Housing and Planning Bill committee debates starter homes
Week in Westminster
Published: 20 November 2015 | Author: Michelle Vosper
The Housing and Planning Bill committee had its final oral evidence session on Tuesday with the housing minster, among others. The committee’s clause by clause scrutiny began on Thursday with debate on the starter home scheme. The Opposition tabled a probing amendment to ascertain why the government had rejected the view that the 20% discount on starter homes should be applied in perpetuity. Labour MP Matthew Pennycook raised issues around the problem of determining the underlying market price of these properties and how the reversion to full market value after 5 years might distort the housing market. In response, the housing minister Brandon Lewis suggested that if the discount is applied in perpetuity “we are in effect asking the lender to give a 100% mortgage, because the market value is not realisable. That simply does not fit with what we are looking to do”. The minister confirmed that the five years provision will be dealt with through regulation.
The Welfare Reform and Work Bill had its second reading in the House of Lords. Labour and cross-bench peers raised concerns about the proposals to convert support for mortgage interest into a repayable loan and increase of the waiting time from 13 to 39 weeks. In particular, there was concern about the impact on low-income pensioners, the self employed, and those diagnosed with life limiting illnesses. On the waiting time, Lord Young of Cookham posed the question of whether lenders would actually “go through the aggravation of repossession if it knew that in a few weeks’ time it would get, direct from the government, monthly interest in full.” He suggested that the housing minister work with the CML on a “memorandum of understanding that repossession would not normally be activated if SMI was about to kick in”. Peers also raised concerns about the 1% reduction in social rents and its impact on housing association finances.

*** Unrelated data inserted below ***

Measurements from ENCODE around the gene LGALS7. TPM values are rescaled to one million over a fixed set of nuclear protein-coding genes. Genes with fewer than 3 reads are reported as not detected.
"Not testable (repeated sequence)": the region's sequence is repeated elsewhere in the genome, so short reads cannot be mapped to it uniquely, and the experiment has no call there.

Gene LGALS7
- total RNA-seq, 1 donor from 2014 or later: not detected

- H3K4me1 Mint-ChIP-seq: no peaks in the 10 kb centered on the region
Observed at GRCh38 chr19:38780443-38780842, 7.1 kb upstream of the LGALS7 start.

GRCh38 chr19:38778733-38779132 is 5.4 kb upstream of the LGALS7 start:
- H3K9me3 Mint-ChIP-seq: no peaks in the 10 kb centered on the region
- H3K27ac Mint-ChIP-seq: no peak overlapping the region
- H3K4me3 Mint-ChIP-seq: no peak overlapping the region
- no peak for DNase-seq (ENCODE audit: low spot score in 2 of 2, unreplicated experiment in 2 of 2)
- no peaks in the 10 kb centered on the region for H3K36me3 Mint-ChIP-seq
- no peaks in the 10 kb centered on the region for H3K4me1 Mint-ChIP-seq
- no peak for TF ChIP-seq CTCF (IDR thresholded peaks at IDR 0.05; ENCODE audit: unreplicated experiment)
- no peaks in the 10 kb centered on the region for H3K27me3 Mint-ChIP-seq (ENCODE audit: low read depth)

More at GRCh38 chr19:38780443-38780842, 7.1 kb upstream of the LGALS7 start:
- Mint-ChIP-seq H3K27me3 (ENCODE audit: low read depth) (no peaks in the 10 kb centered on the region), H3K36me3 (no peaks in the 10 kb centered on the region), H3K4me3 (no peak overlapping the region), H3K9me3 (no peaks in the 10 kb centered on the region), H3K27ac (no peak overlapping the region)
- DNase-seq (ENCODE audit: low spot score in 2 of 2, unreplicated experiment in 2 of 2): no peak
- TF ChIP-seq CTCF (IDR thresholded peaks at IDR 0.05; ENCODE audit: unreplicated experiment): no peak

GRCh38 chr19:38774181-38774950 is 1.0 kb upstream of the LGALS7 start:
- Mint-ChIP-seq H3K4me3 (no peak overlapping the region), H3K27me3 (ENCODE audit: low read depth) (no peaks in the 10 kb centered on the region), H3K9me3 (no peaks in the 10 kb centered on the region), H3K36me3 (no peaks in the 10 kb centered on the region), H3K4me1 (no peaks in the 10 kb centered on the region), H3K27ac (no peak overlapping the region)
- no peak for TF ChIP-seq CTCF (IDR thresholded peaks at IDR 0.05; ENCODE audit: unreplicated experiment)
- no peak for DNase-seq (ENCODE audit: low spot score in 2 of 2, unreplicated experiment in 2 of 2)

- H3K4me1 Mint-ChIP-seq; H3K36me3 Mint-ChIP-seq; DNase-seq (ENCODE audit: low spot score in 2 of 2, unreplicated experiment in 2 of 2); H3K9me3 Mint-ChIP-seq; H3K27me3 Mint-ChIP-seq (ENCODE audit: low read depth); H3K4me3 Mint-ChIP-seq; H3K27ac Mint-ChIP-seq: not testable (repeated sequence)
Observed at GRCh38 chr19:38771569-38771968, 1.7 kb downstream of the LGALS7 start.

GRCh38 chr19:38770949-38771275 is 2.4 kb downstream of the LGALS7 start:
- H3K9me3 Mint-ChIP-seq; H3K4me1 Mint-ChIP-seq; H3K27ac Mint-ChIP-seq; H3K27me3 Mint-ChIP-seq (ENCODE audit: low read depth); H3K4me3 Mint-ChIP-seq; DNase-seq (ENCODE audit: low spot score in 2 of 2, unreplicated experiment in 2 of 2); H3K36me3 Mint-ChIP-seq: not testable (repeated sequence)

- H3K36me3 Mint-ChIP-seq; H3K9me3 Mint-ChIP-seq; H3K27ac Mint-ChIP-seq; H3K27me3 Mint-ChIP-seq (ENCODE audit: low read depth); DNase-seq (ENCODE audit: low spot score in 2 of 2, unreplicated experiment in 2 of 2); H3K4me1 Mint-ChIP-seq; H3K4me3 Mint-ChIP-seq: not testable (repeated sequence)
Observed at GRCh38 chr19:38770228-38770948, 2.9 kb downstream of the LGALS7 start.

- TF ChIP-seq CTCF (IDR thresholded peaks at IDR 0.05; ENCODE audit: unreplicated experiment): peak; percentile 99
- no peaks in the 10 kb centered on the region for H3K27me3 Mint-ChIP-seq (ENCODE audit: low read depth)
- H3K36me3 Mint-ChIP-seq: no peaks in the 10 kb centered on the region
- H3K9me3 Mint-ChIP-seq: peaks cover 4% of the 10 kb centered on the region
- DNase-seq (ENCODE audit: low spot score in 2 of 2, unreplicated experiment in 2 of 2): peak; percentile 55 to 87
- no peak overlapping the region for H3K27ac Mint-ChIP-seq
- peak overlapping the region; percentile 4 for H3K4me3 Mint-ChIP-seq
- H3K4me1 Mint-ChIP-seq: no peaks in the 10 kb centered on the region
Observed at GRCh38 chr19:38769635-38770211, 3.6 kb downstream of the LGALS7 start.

The regulations that implement the funding and administrative arrangements for the Flood Reinsurance Scheme are now published in their final form. There are two statutory instruments – The Flood Reinsurance (Scheme Funding and Administration) Regulations 2015 and The Flood Reinsurance (Scheme and Scheme Administrator Designation) Regulations 2015.
Following the chancellor’s party conference announcement of a “devolution revolution” pledging to give local government extra power and responsibilities, the government published devolution deals for Liverpool and the West Midlands.
The Welsh Assembly has passed the Renting Homes (Wales) Bill which is now expected to receive royal assent in December. The Bill will replace a number of different types of tenancies and licences currently available with just two types of contract – one for the private rented sector and one for social housing.
The Northern Ireland social development minister has published a discussion paper seeking views on how to help make the private rented sector a more attractive and viable option. Responses are sought by 5 February 2016.